Since state officials began a more focused monitoring effort six years ago to detect toxic algae blooms in Colorado’s lakes and reservoirs, testing has documented harmful levels of such toxins three times on the Western Slope.
One year after it launched one of the largest lead treatment programs in the United States, Denver Water is slightly ahead of schedule.
State water-quality officials will soon evaluate whether two water-improvement programs in the Gunnison River basin have successfully reduced a chemical that is toxic to endangered fish.
These chemicals are everywhere. They last forever. They’re expensive to get rid of. And many Californians don’t even know they’re drinking them.
As California’s new requirements for forever chemicals kick in, small providers in remote towns struggle to clean up their water.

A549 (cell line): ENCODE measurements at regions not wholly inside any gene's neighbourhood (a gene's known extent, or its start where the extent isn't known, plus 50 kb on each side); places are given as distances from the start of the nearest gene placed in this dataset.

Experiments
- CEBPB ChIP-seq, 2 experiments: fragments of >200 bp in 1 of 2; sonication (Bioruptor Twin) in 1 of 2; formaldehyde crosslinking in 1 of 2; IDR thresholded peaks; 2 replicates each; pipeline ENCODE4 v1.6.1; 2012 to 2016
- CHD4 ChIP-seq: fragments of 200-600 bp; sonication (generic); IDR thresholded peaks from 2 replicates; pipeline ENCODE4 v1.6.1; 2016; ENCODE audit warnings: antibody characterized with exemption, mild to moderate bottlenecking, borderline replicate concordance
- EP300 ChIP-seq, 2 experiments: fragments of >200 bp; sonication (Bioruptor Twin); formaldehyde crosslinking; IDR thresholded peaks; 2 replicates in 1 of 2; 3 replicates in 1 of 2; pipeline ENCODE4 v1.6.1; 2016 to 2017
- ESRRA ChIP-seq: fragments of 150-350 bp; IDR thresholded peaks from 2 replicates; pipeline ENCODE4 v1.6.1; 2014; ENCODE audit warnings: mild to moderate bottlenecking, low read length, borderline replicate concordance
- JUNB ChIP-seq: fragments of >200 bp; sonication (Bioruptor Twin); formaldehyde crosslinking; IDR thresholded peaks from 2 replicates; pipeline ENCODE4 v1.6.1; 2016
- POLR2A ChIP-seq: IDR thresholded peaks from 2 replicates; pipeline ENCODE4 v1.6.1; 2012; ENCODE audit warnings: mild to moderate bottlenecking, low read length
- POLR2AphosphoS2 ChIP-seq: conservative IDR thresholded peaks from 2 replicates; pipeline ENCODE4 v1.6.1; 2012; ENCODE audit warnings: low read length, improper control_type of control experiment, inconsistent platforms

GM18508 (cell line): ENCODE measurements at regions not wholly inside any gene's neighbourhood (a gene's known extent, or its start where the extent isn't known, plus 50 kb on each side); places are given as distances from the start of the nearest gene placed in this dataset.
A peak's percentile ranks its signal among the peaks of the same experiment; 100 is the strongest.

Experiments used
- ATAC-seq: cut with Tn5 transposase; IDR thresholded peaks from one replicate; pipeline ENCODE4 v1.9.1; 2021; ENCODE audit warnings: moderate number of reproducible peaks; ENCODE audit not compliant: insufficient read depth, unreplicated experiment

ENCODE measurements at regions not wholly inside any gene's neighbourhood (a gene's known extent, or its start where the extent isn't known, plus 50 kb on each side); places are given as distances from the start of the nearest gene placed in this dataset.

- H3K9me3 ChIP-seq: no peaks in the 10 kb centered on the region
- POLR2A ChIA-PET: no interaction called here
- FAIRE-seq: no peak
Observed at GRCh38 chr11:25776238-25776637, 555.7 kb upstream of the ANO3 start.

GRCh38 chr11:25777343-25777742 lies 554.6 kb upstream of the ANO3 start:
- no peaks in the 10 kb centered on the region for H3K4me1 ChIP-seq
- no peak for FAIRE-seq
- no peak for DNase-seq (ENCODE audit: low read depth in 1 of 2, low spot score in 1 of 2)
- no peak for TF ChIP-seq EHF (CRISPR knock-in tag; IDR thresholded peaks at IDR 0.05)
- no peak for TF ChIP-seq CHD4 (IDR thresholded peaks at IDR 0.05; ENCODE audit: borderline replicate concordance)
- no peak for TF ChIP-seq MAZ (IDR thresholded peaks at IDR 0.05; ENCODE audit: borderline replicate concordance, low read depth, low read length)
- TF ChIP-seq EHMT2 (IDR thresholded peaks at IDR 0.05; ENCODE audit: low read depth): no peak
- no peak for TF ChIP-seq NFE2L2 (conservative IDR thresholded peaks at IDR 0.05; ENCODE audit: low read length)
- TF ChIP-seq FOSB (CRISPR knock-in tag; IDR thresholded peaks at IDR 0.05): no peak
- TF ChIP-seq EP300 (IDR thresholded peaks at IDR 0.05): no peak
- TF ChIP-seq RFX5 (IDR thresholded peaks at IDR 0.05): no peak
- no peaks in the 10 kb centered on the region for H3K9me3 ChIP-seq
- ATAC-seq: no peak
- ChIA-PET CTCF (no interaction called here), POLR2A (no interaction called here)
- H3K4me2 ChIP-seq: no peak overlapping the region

A developer who disrupts wetlands or streams can offset that impact by buying credits generated from floodplain and ecosystem restoration.
Local groups are keeping a close eye on a marble-mining company that violated the Clean Water Act with a Yule Creek diversion.
Hundreds of scientists call for a comprehensive, effective plan to manage PFAS chemicals to protect public health.
Environmental correspondent Laura Paskus revisits the Gold King Mine spill and the destructive impact of the toxic orange plume that went flowing down the Animas and San Juan rivers five years ago.
Two environmental engineers argue that communities need to upgrade building codes to keep wildfires from causing widespread contamination of drinking water systems.